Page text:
Dave Newman

One Poem and Three Questions with Dave Newman

Dave Newman

Dave Newman is the author of the novels Raymond Carver Will Not Raise Our Children (Writers Tribe Books, 2012) and Please Don’t Shoot Anyone Tonight (World Parade Books, 2010), and the poetry collection The Slaughterhouse Poems.

He’s worked as a truck driver, a book store manager, an air filter salesman, a house painter, and a college teacher. More than 100 of his poems and stories have appeared in magazines throughout the world, including Gulf Stream, Word Riot, Smokelong Quarterly, Rattle, Wormwood Review, Tears in the Fence (UK), and The New Yinzer. He has been the featured writer and on the cover of both 5AM and Chiron Review. Anthologies include Beside the City of Angels (World Parade Books) andThe Autumn House Anthology of Contemporary Poetry (Autumn House Press). Newman has won three chapbooks prizes. In 2004, he received the Andre Dubus Novella Award. He lives in Trafford, Pennsylvania with his wife, the writer Lori Jakiela, and their two children.



(from Slaughterhouse Poems, White Gorilla Press, 2013)

Dead cows the size of small cars
and pigs so fat
you could crawl
inside their carcasses

hung from steel chains
dripping from the rafters.

If I could have walked on the ceiling.
I would have looked up
and seen terrible balloons.


Rebecca Schumejda: In your latest collection the slaughterhouse poems, the young narrator explores the experience of working at a slaughter house.  Assuming, you drew from experience, can you discuss writing about the slaughterhouse decades later? Were you writing these pieces over the years or did they come out when you started the book?

Dave Newman: I started writing about the slaughterhouse when I was still an undergraduate, which was twenty-one years ago now. All of those poems got tossed out for sheer suckiness, but I liked the subject matter, and it seemed true to the area of the world I want to portray in books—Western Pennsylvania—so I stuck with it for years. Probably having distance allowed for some compassion to creep in. I’m well into middle-age now and it’s a lot easier to understand the struggles of people—even people who are mean-spirited or total fucknuts—because adulthood diminishes us all in some ways. It’s good to use that smallness to create well-rounded poems, I think, poems that show all sides.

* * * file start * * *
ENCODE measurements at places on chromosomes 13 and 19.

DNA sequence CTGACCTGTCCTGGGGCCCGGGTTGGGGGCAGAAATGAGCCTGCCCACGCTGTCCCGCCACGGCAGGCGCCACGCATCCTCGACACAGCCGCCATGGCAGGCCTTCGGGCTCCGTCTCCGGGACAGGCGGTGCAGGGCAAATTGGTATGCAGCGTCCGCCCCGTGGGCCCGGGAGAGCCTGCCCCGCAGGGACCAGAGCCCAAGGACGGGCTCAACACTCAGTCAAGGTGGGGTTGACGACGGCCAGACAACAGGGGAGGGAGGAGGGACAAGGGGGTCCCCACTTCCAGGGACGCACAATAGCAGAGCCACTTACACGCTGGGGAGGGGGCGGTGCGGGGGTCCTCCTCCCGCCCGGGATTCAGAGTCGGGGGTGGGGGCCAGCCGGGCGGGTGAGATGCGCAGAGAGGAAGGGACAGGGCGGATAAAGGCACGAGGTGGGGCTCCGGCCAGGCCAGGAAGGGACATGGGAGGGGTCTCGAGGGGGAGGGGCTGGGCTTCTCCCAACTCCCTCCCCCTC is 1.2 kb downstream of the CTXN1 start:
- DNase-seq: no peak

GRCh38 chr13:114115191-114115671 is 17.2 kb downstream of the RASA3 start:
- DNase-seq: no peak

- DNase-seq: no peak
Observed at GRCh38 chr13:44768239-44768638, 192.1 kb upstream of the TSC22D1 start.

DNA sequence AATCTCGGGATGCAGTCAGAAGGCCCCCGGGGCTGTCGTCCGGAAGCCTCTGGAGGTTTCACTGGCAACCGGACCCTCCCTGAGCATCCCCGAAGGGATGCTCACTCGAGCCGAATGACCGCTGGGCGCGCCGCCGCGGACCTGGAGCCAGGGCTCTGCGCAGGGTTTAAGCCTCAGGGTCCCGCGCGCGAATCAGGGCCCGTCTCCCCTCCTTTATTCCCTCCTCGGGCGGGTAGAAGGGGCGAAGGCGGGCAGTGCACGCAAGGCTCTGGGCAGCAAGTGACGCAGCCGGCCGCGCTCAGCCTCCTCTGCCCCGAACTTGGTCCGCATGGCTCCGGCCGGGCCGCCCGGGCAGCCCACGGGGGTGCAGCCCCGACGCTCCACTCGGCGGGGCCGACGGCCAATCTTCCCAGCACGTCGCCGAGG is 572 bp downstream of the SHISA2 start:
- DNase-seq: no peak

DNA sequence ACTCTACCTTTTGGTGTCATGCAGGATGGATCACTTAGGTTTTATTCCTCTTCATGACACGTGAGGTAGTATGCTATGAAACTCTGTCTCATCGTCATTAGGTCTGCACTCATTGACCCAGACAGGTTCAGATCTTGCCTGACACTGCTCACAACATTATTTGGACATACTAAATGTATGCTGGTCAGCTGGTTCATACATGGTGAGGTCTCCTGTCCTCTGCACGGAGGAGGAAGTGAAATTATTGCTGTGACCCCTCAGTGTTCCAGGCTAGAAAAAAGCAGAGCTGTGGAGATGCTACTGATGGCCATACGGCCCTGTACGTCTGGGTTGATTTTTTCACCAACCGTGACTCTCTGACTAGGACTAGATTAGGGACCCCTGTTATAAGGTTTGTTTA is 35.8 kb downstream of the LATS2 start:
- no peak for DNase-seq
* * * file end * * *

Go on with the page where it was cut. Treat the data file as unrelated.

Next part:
RS: “Hosing The Killing Floor” is a short poem compared to the others in the collection, but is a poem that leaves the reader with a haunting image. Is this because the image remained with you all these years and if so when you wrote the piece did it come out in this clear, concise and poignant way or did you work through several revisions?

DN: Thanks. I think the image was clipped from a longer piece originally. Then I revised it until it became its own poem. Writing long narrative poems generates more material than is useful so I cut and save that stuff and come back to it.

The image did remain with me, but it needed to be sorted. Life repeats itself endlessly, especially with work. The job of the writer or the artist is to find which moment from the repetition matters, which moment illuminates. Art grabs the one moment or conversation that is the same as all the other moments but somehow better.


RS: Can you talk about your commitment to the working-class genre?

DN:I love books about work, and I mean that in the broadest sense. One of my favorite novels is The Lemon by Mohammed Mrabet. The Lemon is the story of a kid in Morocco, desperately trying to find a job and survive. One of my favorite living poets is Ginger Andrews, who writes about cleaning churches. Work is what almost all of us do in the world, so it’s important to find meaning there, even if the meaning is unpleasant. It might be an unrealistic goal, but I write for people who hold jobs they don’t like and have to find purpose elsewhere, even though most of those people don’t have the time or energy to read. I’ve spent a lot of my life without the time and energy to read but I’ve read and it’s kept me sane and alive, no bullshit. I’d be bridge-diving to concrete without books, so that’s where I put my free time and that’s where I spend my money, on literature. Thanks, books, you’ve been a huge help.